Baseball's blue-ribbon task force, formed four years ago, earlier this year presented Wolff with guidelines that could possibly make it work. 

June 18, 2013 -- San Jose sues MLB for impeding A's move to the city.

More Than Meets the Eye

A possibility, however weak or strong it may be, exists that the A's really do have a list of conditions that need to be met in order to move to San Jose. These may include provisions such as an upfront cash payment or future revenue guarantees to the Giants.

Two things to consider about the mystery terms for the A's:

1. They may be onerous enough, in terms of cost, that the team's current ownership has weighed the costs and benefits and does not feel the move is fiscally prudent. The bottom line might be that the A's will simply make more money -- at least in the short-term -- by staying in Oakland and cashing revenue checks.

2. MLB may have purposely crafted the terms to be so difficult so as to incentivize ownership to keep the team in Oakland or find and sell to a group who will.

Both scenarios are lose-lose for the A's:

If #1 is at play, the "crappy" stadium means = low payroll argument is punctured. They expose themselves as being very profitable and lose leverage in the ongoing Coliseum lease extension negotiations.

If #2 is at play, Wolff and majority owner John Fisher need to either change direction and focus on Oakland or sell to a group committed to do so such as the one headed/identified by Clorox CEO Don Knauss. The problems with both these options are readily apparent: a) Goodwill towards the team's ownership in Oakland is near rock-bottom; and b) an unanswered question is how much the rights to San Jose would increase the team's valuation: ownership could be forced to sell the club below what they believe is "true value."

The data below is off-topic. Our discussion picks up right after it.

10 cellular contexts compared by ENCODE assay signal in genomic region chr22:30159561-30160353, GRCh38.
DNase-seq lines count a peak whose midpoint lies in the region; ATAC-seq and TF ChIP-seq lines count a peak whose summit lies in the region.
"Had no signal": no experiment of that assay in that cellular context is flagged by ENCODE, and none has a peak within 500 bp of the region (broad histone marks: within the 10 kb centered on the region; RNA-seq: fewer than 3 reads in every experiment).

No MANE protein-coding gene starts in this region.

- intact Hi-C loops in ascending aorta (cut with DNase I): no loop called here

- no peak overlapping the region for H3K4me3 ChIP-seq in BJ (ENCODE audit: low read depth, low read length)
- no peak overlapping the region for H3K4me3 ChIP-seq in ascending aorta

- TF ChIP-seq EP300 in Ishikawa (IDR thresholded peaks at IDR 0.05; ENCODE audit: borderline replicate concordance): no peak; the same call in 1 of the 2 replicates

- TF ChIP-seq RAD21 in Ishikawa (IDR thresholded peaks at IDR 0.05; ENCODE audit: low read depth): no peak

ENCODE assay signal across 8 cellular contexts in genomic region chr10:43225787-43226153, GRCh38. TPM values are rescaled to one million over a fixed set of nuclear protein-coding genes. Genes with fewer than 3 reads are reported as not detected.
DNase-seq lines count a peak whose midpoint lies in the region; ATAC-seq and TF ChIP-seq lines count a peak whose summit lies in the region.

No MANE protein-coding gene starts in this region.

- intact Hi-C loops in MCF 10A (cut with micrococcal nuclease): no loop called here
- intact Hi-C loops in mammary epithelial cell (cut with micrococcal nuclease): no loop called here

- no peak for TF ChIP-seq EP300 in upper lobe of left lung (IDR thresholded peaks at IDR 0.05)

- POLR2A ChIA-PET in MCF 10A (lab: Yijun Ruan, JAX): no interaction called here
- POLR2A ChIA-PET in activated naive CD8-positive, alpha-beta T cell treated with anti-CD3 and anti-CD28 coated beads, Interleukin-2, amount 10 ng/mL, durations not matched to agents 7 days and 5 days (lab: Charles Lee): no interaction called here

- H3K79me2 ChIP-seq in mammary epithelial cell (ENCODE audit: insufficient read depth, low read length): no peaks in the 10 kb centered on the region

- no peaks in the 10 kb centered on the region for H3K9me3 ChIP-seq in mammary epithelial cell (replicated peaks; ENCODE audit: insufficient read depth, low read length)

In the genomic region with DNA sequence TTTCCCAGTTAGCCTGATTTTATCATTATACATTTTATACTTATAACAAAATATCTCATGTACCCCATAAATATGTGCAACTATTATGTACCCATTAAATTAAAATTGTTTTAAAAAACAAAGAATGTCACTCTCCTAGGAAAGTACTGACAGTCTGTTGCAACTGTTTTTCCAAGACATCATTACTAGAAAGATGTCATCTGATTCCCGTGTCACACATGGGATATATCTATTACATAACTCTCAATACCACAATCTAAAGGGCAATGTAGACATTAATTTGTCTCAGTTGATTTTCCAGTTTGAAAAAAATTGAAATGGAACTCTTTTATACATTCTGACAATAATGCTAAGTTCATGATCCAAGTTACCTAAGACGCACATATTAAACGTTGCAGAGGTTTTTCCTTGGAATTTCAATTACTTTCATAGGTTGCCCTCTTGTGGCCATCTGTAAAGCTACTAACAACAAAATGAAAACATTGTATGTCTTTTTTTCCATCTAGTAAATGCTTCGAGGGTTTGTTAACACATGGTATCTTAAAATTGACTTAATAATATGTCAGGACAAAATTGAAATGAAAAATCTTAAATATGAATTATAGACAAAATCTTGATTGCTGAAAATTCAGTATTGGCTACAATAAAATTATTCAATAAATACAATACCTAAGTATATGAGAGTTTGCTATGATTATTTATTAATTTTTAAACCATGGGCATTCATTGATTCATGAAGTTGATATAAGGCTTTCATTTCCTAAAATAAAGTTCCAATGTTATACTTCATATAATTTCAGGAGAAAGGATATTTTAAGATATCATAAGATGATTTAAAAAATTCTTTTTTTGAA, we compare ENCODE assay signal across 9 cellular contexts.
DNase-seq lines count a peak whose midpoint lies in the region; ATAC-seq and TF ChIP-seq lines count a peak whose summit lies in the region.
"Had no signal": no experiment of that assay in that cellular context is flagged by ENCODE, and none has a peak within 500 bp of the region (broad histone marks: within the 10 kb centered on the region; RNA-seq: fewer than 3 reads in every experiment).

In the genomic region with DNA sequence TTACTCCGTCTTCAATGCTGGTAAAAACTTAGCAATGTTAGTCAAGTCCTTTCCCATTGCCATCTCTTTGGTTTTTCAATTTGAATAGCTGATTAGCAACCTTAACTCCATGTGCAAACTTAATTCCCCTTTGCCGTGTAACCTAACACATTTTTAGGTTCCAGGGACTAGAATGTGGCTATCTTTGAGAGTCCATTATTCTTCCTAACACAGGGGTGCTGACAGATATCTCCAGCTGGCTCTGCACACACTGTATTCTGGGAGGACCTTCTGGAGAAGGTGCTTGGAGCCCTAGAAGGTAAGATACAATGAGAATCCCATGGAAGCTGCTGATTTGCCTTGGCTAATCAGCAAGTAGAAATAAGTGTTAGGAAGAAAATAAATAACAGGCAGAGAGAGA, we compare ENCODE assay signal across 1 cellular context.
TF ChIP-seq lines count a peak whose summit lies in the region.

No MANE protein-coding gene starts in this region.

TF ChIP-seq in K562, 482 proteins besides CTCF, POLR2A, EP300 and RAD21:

What is the Real Objective?

MLB's response to San Jose's lawsuit will likely be fairly predictable: they will first assert that it is without merit and then note that their "committee" is still hard at work, making comments at this time premature.

Nearly everyone is looking at this suit as a challenge to the league's antitrust exemption, but it may actually be a Trojan Horse designed to bring into the light of day the conditions the A's must meet to move. Such a revelation would be deeply embarrassing for the A's, which makes this move all the more remarkable given the city's previously cozy relationship with the team.

Somewhere someone knows something about this issue. Here's hoping that transparency wins out. 

1 comment:

  1. The short-term profit motive has never made much sense to me. Considering Wolff's share of the franchise, if he were to pocket that proportion of the annual operating profit he'd net around $1 million a year. The Fisher family would get $7-8 million. That's chump change for these guys, less than what many of the players are getting paid, and probably well down the list of motivating factors.

    If the list is onerous, as you say, it wouldn't make sense for the lawsuit to be filed since it's likely the A's and San Jose are sharing info and SJ would know about Wolff's reservations there. We can speculate as much as we like about missing pieces of info, but the checklist and/or payoff have to rank at the top in terms of "unknown unknowns".